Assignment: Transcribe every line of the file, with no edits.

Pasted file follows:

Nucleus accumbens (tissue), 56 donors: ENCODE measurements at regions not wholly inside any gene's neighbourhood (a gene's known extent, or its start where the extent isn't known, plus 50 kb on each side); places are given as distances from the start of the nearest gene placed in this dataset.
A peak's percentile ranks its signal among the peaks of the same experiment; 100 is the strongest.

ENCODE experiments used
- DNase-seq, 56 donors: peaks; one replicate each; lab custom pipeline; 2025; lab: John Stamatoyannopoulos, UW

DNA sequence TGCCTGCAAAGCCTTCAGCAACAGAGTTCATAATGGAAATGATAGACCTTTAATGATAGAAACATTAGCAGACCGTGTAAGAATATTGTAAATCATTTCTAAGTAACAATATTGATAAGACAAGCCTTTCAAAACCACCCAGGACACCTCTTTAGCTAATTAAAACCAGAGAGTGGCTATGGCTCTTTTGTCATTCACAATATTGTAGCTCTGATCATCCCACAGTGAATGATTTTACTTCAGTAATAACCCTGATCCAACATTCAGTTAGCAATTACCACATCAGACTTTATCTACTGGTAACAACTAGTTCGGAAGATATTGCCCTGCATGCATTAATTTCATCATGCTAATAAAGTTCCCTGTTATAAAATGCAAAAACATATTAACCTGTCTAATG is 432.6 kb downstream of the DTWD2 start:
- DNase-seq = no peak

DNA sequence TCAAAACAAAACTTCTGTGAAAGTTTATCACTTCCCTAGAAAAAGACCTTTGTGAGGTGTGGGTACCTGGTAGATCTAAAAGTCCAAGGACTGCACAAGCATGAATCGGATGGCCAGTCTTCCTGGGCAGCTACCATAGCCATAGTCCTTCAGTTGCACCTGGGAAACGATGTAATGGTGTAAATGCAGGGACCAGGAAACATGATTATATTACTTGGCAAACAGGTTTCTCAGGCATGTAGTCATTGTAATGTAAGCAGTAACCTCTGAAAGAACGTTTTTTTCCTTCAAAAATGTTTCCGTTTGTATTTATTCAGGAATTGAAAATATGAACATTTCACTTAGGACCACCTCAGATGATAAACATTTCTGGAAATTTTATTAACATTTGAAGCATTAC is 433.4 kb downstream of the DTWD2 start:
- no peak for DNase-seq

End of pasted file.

Nucleus accumbens (tissue), 56 donors: ENCODE measurements at regions not wholly inside any gene's neighbourhood (a gene's known extent, or its start where the extent isn't known, plus 50 kb on each side); places are given as distances from the start of the nearest gene placed in this dataset.
A peak's percentile ranks its signal among the peaks of the same experiment; 100 is the strongest.

ENCODE experiments used
- DNase-seq, 56 donors: peaks; one replicate each; lab custom pipeline; 2025; lab: John Stamatoyannopoulos, UW

DNA sequence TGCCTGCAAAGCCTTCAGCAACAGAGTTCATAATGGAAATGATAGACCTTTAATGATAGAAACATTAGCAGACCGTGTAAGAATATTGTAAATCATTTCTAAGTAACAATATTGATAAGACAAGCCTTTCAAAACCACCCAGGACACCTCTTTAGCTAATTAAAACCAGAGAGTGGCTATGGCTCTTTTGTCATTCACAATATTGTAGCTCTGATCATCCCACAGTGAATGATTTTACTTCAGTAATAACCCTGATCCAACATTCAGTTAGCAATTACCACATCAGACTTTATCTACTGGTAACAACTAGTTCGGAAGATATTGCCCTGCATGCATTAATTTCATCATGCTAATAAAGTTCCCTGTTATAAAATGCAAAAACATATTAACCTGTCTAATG is 432.6 kb downstream of the DTWD2 start:
- DNase-seq = no peak

DNA sequence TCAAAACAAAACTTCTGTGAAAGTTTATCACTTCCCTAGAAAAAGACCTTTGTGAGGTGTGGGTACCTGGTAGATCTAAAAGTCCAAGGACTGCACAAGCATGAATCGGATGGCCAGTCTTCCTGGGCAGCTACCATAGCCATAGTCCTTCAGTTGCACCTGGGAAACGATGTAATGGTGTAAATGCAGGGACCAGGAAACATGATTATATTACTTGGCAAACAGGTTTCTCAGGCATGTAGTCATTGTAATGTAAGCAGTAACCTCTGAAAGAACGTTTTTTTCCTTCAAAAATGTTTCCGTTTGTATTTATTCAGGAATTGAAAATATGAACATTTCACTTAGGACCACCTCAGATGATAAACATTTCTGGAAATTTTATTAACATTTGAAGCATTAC is 433.4 kb downstream of the DTWD2 start:
- no peak for DNase-seq